As we mentioned earlier, the Venue 8 and Venue 8 Pro have front and back cameras. We particularly liked the 5MP back cameras. In both cases, the camera software handles auto-focus during the shot and provides basic photo-editing tools afterwards. The shots here are unedited indoor and outdoor photos from the tablets.
|We like both of Dell’s Venue 8 tablets, but they’re entirely different devices, with different hardware and operating systems. They’re likely to appeal to different segments of the market, too. So, while our HotHardware Approved award applies to both tablets, we’re separating our conclusions here.
Dell Venue 8
The Dell Venue 8 provides a nice balance of quality and performance for $179.99. The screen is eight inches of IPS, HD goodness, and although there are plenty of tablets with higher resolutions, we found the Venue 8’s display to be plenty bright and crisp for ordinary use. And while some of its hardware isn’t high-end, the Venue 8 covers the bases: it has solid front and back cameras, standard wireless connectivity options, and reasonable internal storage, with support for expanded storage (in the form of micro SD cards).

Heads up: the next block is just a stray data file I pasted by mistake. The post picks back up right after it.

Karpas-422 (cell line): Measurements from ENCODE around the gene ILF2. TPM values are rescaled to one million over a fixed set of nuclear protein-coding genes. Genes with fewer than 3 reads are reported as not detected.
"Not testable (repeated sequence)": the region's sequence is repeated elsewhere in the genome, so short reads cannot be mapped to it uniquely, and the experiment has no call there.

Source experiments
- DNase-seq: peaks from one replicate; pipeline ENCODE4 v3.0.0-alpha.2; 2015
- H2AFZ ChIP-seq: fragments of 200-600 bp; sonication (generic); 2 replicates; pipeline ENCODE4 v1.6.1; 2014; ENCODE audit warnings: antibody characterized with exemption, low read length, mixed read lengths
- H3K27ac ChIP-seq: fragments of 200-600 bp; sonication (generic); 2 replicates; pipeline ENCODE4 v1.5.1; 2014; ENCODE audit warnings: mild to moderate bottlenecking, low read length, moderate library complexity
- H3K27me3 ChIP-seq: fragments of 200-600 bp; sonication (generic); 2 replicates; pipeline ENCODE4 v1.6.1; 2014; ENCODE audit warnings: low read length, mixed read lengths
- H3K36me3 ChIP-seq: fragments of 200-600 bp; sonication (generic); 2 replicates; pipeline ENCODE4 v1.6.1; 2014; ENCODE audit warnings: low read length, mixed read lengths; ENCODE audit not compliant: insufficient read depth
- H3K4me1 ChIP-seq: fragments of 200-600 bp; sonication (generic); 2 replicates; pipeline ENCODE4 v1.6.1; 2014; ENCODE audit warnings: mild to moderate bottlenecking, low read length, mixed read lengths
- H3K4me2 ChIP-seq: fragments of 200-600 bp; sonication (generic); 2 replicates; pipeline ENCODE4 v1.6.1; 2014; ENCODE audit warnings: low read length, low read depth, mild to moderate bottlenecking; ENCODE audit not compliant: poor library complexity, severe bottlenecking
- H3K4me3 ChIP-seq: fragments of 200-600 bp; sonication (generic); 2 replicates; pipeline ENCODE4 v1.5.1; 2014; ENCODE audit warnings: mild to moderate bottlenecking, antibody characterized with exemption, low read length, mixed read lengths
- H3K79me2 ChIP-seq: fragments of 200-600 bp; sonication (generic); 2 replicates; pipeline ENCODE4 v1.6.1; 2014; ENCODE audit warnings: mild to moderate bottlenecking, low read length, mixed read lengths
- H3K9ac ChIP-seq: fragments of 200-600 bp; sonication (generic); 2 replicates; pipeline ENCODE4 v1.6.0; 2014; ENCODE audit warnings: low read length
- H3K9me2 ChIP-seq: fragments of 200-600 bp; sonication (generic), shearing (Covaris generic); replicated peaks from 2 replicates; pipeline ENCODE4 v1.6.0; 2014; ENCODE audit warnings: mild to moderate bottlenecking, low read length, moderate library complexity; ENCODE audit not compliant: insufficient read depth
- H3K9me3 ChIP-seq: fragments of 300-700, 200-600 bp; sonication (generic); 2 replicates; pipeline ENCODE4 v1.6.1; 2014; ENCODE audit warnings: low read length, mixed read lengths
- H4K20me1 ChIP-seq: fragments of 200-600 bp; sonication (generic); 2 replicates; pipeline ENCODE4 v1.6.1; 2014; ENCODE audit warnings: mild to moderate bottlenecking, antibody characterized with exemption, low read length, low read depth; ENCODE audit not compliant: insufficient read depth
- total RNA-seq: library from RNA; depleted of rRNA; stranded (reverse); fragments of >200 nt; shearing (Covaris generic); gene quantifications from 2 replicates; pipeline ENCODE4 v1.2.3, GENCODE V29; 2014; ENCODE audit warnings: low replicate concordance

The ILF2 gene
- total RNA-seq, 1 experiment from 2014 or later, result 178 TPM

The Venue 8’s shortcomings aren’t surprises, given the price point. For one thing, it doesn’t offer the performance that we see in systems with higher price tags. The battery life, on the other hand, is an area where the Venue 8 could stand to improve.
The Venue 8 faces stiff competition from the Nexus 7, which sells for around $229. For a bit more, the Nexus 7 is better performer in our benchmarks and has a 1080p screen – not to mention a more recent version of Android.
Dell Venue 8 Pro
Windows 8.1 looks good on the Dell Venue 8 Pro’s 8-inch screen. The display is easy to see from most angles and its multi-touch responsiveness is very good. Unless you absolutely insist on having a physical or in-bezel Start button on the front of your tablet, you’ll probably find the Venue 8 Pro to be well-designed and fun to use. It’s light enough for one hand, even when covered by the Folio case.
The quad-core Intel Atom Z3740D processor is a good choice, and the Venue 8 Pro performed well in normal usage benchmarks, but the tablet isn’t a graphics hero. If you’re a heavy duty entertainment buff, that might pose a problem, and a tablet with more graphics power and a higher resolution might be what you’re looking for.
The tablet carries a higher price tag than its Android-based cousin, but at $299.99, it’s not even a dollar more expensive than one of its close rivals, the new 8-inch Lenovo Miix 2, which has the same screen resolution and similar specs. Overall, the Venue 8 Pro has a lot to like. Its battery life is excellent and the tablet’s dual-band wireless chip means you can enjoy faster connections on dual-band networks than tablets with ordinary Wi-Fi. Not bad.